“And we will forever respect the perseverance of the Armenian people in the wake of such a great tragedy. This administration is committed to promoting respect for human rights and ensuring such atrocities are not repeated. A critical part of that is acknowledging history.”

Menendez’s letter in full below, followed by the list of co-signee Senators:

We write today to strongly urge you to officially recognize the truth of the Armenian Genocide. In the past you have recognized the Armenian Genocide as genocide, including in your Armenian Genocide Remembrance Day statement during the 2020 campaign. We call on you to do so again as President to make clear that the US government recognizes this terrible truth.

From 1915 to 1923, the Ottoman Empire systematically sought to eliminate the Armenian population, killing 1.5 million Armenians and driving hundreds of thousands more from their homeland. We join the Armenian community in the United States and around the world in honoring the memory of these victims, and we stand firmly against attempts to pretend that this intentional, organized effort to destroy the Armenian people was anything other than a genocide. You have correctly stated that American diplomacy and foreign policy must be rooted in our values, including respect for universal rights. Those values require us to acknowledge the truth and do what we can to prevent future genocides and other crimes against humanity.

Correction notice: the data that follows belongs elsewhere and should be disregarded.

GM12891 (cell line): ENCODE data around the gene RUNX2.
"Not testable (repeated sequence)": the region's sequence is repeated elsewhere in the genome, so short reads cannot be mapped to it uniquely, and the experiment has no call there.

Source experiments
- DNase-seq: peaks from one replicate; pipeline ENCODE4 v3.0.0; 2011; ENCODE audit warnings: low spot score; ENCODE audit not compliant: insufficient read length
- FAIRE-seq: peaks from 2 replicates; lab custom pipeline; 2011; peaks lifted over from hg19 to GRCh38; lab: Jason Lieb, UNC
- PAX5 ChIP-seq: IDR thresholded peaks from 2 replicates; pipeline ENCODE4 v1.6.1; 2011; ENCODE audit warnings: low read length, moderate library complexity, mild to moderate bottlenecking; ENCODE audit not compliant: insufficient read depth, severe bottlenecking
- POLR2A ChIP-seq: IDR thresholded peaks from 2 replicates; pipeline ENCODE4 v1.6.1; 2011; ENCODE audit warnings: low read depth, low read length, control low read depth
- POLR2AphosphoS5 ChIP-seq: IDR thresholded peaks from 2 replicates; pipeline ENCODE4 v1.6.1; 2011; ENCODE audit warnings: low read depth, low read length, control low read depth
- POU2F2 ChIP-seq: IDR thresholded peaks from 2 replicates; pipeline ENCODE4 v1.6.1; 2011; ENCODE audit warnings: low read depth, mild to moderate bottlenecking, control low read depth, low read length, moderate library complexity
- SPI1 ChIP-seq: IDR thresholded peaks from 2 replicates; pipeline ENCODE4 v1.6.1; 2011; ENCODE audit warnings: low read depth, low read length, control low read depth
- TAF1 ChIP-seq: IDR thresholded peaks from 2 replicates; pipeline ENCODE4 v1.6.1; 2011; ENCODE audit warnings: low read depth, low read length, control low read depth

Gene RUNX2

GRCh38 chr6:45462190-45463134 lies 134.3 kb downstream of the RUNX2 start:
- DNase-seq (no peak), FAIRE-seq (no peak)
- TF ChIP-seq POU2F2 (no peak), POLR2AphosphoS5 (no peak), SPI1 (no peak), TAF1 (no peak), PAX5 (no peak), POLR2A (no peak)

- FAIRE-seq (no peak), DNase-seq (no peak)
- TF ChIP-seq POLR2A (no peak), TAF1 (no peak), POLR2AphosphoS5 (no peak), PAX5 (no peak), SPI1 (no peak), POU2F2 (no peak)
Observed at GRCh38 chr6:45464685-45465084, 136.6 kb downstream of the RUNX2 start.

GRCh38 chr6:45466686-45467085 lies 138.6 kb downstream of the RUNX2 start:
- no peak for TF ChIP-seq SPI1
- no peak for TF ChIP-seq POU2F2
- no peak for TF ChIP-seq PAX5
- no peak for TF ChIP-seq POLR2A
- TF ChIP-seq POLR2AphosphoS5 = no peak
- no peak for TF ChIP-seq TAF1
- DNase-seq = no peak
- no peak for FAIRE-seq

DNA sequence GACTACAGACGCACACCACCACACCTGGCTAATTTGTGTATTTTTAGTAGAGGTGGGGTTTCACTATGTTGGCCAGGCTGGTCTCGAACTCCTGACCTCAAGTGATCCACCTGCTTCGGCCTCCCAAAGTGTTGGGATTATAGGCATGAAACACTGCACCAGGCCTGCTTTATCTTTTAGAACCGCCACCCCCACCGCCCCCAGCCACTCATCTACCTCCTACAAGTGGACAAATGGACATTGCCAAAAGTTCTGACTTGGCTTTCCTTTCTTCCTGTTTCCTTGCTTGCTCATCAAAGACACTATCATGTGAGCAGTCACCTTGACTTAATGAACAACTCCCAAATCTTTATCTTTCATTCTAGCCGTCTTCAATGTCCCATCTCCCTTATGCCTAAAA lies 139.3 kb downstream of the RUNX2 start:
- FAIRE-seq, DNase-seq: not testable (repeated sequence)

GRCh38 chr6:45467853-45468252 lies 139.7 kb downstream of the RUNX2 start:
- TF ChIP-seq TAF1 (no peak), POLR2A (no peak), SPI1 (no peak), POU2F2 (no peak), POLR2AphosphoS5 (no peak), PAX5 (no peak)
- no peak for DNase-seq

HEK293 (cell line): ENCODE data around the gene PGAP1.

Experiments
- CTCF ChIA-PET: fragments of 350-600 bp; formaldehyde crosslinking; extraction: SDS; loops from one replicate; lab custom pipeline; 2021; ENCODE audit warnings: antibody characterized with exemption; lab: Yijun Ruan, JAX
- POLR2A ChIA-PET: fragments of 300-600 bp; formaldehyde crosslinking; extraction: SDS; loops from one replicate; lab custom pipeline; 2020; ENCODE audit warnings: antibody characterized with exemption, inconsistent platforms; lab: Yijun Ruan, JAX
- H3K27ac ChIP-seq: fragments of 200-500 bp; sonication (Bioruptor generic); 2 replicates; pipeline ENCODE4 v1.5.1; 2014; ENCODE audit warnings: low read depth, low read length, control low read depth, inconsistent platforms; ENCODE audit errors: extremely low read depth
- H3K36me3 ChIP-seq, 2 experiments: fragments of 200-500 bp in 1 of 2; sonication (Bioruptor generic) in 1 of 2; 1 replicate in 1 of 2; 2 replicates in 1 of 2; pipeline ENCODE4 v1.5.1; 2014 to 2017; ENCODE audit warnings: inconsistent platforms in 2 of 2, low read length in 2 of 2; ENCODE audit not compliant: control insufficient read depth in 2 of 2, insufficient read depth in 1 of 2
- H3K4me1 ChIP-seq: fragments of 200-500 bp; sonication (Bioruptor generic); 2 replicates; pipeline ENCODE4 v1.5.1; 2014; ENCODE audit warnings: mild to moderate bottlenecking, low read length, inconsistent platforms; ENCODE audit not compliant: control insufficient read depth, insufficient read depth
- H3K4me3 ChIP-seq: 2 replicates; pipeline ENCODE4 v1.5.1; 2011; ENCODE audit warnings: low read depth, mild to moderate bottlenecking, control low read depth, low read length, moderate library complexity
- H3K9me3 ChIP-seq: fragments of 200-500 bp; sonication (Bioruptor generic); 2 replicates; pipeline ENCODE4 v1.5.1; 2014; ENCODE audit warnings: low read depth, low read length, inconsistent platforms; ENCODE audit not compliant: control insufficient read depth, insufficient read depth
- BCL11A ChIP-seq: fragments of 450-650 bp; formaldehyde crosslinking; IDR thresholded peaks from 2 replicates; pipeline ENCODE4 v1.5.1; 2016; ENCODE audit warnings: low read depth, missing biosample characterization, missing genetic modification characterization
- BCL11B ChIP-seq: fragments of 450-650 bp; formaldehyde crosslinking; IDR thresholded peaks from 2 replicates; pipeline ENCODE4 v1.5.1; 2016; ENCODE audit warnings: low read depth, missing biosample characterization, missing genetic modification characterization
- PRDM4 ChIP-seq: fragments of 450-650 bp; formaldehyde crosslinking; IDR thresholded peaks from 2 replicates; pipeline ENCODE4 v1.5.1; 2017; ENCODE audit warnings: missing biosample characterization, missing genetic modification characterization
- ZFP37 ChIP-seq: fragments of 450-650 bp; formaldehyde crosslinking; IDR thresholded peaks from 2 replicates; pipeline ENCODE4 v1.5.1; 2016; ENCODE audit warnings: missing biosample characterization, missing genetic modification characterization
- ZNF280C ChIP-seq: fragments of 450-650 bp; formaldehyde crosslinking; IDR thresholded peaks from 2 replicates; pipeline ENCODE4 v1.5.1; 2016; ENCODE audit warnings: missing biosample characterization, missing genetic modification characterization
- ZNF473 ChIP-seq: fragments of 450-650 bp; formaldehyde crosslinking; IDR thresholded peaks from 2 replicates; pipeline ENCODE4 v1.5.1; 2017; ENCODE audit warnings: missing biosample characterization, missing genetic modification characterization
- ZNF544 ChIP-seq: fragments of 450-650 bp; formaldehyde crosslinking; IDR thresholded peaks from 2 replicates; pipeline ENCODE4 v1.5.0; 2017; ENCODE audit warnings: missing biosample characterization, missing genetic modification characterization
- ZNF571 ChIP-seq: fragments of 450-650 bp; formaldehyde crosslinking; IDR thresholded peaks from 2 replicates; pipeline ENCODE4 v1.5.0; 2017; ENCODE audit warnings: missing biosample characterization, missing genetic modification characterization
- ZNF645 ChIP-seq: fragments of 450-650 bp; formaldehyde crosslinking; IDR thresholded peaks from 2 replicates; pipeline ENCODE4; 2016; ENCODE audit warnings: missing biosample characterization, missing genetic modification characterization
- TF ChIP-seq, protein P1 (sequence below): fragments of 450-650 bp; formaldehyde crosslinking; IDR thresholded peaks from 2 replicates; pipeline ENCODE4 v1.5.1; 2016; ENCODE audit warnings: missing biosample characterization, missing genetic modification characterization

In December 2019, after decades of obstruction, the Senate unanimously passed a resolution introduced affirming the facts of the Armenian Genocide. The House also overwhelmingly passed its own resolution recognizing the facts of the Armenian Genocide in 2019. We appreciate that in your April 2020 Armenian Genocide Remembrance Day statement you pledged “to support a resolution recognizing the Armenian Genocide,” but Congress has already made its position clear. It is time for executive branch to do so as well.